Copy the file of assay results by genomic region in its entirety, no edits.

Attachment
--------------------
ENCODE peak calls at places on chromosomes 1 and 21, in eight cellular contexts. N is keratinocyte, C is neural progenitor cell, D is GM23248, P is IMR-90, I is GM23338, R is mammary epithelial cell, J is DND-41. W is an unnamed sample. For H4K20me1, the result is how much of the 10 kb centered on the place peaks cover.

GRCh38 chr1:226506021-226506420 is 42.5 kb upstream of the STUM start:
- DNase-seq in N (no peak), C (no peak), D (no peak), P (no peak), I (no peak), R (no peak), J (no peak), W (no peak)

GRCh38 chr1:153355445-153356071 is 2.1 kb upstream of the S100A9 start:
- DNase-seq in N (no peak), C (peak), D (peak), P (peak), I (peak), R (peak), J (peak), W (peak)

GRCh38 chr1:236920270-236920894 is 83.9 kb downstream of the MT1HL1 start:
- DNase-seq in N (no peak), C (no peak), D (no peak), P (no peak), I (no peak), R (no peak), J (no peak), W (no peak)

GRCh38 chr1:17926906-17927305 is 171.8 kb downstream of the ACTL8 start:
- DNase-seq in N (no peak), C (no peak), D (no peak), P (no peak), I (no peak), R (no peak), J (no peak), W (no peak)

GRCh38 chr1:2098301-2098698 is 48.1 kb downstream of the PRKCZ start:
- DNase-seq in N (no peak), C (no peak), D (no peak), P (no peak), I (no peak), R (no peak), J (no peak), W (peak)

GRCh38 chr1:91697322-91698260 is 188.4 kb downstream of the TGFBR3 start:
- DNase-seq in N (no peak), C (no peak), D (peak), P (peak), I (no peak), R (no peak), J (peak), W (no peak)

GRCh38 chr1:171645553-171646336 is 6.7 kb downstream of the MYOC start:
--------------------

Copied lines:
ENCODE peak calls at places on chromosomes 1 and 21, in eight cellular contexts. N is keratinocyte, C is neural progenitor cell, D is GM23248, P is IMR-90, I is GM23338, R is mammary epithelial cell, J is DND-41. W is an unnamed sample. For H4K20me1, the result is how much of the 10 kb centered on the place peaks cover.

GRCh38 chr1:226506021-226506420 is 42.5 kb upstream of the STUM start:
- DNase-seq in N (no peak), C (no peak), D (no peak), P (no peak), I (no peak), R (no peak), J (no peak), W (no peak)

GRCh38 chr1:153355445-153356071 is 2.1 kb upstream of the S100A9 start:
- DNase-seq in N (no peak), C (peak), D (peak), P (peak), I (peak), R (peak), J (peak), W (peak)

GRCh38 chr1:236920270-236920894 is 83.9 kb downstream of the MT1HL1 start:
- DNase-seq in N (no peak), C (no peak), D (no peak), P (no peak), I (no peak), R (no peak), J (no peak), W (no peak)

GRCh38 chr1:17926906-17927305 is 171.8 kb downstream of the ACTL8 start:
- DNase-seq in N (no peak), C (no peak), D (no peak), P (no peak), I (no peak), R (no peak), J (no peak), W (no peak)

GRCh38 chr1:2098301-2098698 is 48.1 kb downstream of the PRKCZ start:
- DNase-seq in N (no peak), C (no peak), D (no peak), P (no peak), I (no peak), R (no peak), J (no peak), W (peak)

GRCh38 chr1:91697322-91698260 is 188.4 kb downstream of the TGFBR3 start:
- DNase-seq in N (no peak), C (no peak), D (peak), P (peak), I (no peak), R (no peak), J (peak), W (no peak)

GRCh38 chr1:171645553-171646336 is 6.7 kb downstream of the MYOC start: